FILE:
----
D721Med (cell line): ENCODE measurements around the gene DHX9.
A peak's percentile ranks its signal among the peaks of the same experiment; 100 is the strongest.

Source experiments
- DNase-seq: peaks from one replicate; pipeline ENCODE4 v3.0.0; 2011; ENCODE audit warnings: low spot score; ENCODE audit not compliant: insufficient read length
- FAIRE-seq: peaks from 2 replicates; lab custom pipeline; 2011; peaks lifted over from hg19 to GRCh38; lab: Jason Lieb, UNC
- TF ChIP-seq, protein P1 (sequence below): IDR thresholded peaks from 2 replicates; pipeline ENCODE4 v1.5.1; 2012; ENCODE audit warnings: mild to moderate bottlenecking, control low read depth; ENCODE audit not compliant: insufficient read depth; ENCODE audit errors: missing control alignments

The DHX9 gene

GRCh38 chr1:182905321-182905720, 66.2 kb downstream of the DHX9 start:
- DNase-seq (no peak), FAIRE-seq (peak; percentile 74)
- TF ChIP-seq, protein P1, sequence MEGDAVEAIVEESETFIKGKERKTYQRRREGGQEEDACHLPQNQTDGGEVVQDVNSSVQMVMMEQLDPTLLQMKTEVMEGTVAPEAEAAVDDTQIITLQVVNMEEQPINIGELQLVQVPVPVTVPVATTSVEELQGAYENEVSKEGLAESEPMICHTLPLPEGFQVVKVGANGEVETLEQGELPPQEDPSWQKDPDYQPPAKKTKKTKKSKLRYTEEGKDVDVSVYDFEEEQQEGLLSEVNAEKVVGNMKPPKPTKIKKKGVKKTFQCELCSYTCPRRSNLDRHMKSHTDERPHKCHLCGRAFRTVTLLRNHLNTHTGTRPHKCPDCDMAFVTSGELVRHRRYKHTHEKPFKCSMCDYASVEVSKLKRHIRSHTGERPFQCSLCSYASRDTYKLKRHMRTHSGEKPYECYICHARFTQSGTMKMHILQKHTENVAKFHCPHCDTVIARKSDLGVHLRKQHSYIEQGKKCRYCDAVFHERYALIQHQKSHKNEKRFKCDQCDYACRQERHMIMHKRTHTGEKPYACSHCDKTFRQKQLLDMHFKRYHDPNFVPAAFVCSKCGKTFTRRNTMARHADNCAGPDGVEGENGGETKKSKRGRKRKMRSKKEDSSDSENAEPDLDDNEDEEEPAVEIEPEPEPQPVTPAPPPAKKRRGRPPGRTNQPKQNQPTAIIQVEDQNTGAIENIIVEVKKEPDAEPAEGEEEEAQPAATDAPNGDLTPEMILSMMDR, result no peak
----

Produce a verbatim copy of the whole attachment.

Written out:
D721Med (cell line): ENCODE measurements around the gene DHX9.
A peak's percentile ranks its signal among the peaks of the same experiment; 100 is the strongest.

Source experiments
- DNase-seq: peaks from one replicate; pipeline ENCODE4 v3.0.0; 2011; ENCODE audit warnings: low spot score; ENCODE audit not compliant: insufficient read length
- FAIRE-seq: peaks from 2 replicates; lab custom pipeline; 2011; peaks lifted over from hg19 to GRCh38; lab: Jason Lieb, UNC
- TF ChIP-seq, protein P1 (sequence below): IDR thresholded peaks from 2 replicates; pipeline ENCODE4 v1.5.1; 2012; ENCODE audit warnings: mild to moderate bottlenecking, control low read depth; ENCODE audit not compliant: insufficient read depth; ENCODE audit errors: missing control alignments

The DHX9 gene

GRCh38 chr1:182905321-182905720, 66.2 kb downstream of the DHX9 start:
- DNase-seq (no peak), FAIRE-seq (peak; percentile 74)
- TF ChIP-seq, protein P1, sequence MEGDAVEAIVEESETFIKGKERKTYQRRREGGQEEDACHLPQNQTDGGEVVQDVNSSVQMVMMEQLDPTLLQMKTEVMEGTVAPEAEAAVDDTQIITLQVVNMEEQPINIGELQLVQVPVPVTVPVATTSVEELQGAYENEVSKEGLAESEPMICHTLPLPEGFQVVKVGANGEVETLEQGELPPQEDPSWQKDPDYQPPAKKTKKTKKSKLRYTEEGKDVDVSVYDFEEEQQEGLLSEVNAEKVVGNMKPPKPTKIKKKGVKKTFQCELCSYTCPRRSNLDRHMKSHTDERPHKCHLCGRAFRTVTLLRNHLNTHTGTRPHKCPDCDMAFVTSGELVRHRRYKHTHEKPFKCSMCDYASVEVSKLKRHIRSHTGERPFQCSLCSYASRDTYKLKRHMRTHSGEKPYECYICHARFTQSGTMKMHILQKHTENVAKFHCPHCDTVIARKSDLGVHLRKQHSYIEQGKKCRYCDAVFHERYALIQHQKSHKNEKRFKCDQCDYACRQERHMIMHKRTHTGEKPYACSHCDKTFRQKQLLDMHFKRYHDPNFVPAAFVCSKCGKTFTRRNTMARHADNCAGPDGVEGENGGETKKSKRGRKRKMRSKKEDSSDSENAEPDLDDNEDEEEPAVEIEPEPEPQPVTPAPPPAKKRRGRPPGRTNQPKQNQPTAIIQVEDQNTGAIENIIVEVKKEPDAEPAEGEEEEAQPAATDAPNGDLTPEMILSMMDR, result no peak